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“Threads” Exhibit at The Re Institute Weaves a Narrative of Industry, Human Choices and Interconnectedness”


Calendar Entry: “Threads” New works by Kate Hamilton, Kingsley Parker, Sayzie Carr and Deena Lebow. June 1st to July 13th, 2019. Opening Reception Followed by Potluck, June 1st, 2019 4:00 – 7:00. The Re Institute, 1395 Boston Corners Road, Millerton, NY, 12546. FREE, www.thereinstitute.com, 518-567-5359.

The Re Institute is thrilled to present “Threads,” a group show with works by Sayzie Carr, Kingsley Parker, Kate Hamilton and Deena Lebow from June 1st to July 13th, 2019. Join us for an opening reception followed by a potluck on June 1st from 4:00 – 7:00 at The Re Institute, 1395 Boston Corners Road, Millerton, NY, 12546. For more information, visit www.thereinstitute.com.

The artworks in Threads were each made with materials more common to the textile industry than the fine art world. Woven through these works are themes of the everyday, consequences of choices, the trappings of modern industry and graceful reminders that we are connected. Kingsley Parker’s portraits of injured trees, our planet’s longest living beings, contrasted with Kate Hamilton’s monument to a t-shirt (the most universally worn but least valued, mass-produced piece of clothing on the planet) both remind us that our thoughtless daily decisions have catastrophic impacts. Deena Lebow and Sayzie Carr’s luscious patterned embroideries on cloth refer to the social and industrial history of textile, clothing and bedding production.


Kate Hamilton’s nylon sailcloth sculptures are translucent, scaled-up replicas of everyday clothing that she calls “giant monuments to nothing.” In Threads, Hamilton will install an enormous pair of overalls with legs extending into adjacent rooms, the bib open and the straps dangling passively. An equally oversized t-shirt will be suspended from the rafters above. They float in midair, held open as though by invisible bodies: both full and empty, playful and ghostly simultaneously. Hamilton is fascinated with the universality and life cycle of t-shirts. The cotton is grown in places like Texas or Africa, fabric woven in China, forms sewn and dyed in Bangladesh, then printed and worn across the world, yet only sold for a few dollars and ultimately destined for a thrift store or landfill. They are a ubiquitous symbol of our modern global economy. Hamilton designed sets and costumes for theatre productions in Zurich and New York City. In addition to exhibitions in galleries such as Carrie Haddad Gallery, Thompson Giroux Gallery and the Albany International Airport, Hamilton has installed public art internationally and across the Hudson Valley.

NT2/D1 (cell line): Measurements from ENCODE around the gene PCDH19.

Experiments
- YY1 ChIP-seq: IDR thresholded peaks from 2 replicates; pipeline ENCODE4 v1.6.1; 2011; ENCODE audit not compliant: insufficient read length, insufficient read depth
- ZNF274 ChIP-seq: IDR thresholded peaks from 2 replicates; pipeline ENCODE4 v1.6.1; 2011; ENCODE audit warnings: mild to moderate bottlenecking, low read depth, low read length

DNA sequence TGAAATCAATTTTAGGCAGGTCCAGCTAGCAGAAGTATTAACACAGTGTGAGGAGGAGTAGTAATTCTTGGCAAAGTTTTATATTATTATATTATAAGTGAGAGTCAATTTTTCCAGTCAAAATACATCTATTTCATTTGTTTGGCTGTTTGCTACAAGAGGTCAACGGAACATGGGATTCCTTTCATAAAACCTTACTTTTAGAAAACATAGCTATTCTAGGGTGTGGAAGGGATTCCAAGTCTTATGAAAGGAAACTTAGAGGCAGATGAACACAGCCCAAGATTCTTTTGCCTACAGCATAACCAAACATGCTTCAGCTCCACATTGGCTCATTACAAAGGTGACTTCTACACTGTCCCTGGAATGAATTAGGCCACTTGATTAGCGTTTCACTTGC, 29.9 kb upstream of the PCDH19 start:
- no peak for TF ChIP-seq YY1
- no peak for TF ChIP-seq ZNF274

Kingsley Parker depicts dying trees as a metonym for the state of our environment under human domination. Each work is a portrait of an injured tree painted on discarded canvas drop-cloths that Parker has patched and sewn. He selects trees from a broad geographical region to indicate how widespread the damage. The scale of each painting confronts the viewer with a plea: we must assume responsibility for our choices before all the trees wither. Parker’s 40+ year exhibition history features venues across the country, including the Smithsonian Institution, Albany International Airport, Thompson Giroux Gallery, Condesso/Lawler Gallery, International Print Center, EXIT ART and Los Angeles Institute of Contemporary Art. His work has been reviewed in The New York Times, Art News, Time Out Chicago, New Art Examiner and Chronogram.


Sayzie Carr’s recent works are pieced from sections of her hand-dyed textiles and mattress ticking, a material formerly used in bedding production. She overlays a web of dots and sewn lines over each backdrop, making textured constellations that illustrate our interconnectedness. These tactilely delightful nets conjure the history of mattress production, invoking the realm of sleep, dreaming and the subconscious. Carr creates these playful, unified fields to remind us that we are connected to one another across time and place. Carr’s professional design work has been published in The New York Times Magazine and People Magazine. Her professional clients included The Wildlife Theatre at Central Park Zoo, Jack Lenor Larsen, Wave Hill, The Joseph and Anni Albers Foundation, The Brooklyn Children’s Museum and MTV. She has exhibited her art across the Northeast and internationally in London and Peru.


Deena Lebow’s professional career in the fashion and design world inform her artwork. She will exhibit a series of colorful hand and machine embroidered works on sewing patterns and linen. The genesis for these designs are vintage tracing paper pattern inserts from Burda, a magazine used by home sewists to create their own clothing. Upon viewing the dizzying, overlapping lines, one is puzzled by how anyone could decode this document to create functional articles of clothing. This work is Lebow’s homage to the ingenuity and cleverness of the home sewist, a vocation that is often overlooked and undermined in the category of “homemaking.” Lebow was the Craft Program Coordinator at Lincoln Square, Co-Founder and Producer of CommunalTable Art:Talk:Food, Founder and Facilitator of Craftogether NYC and needlework designer at StitchLAB Contemporary.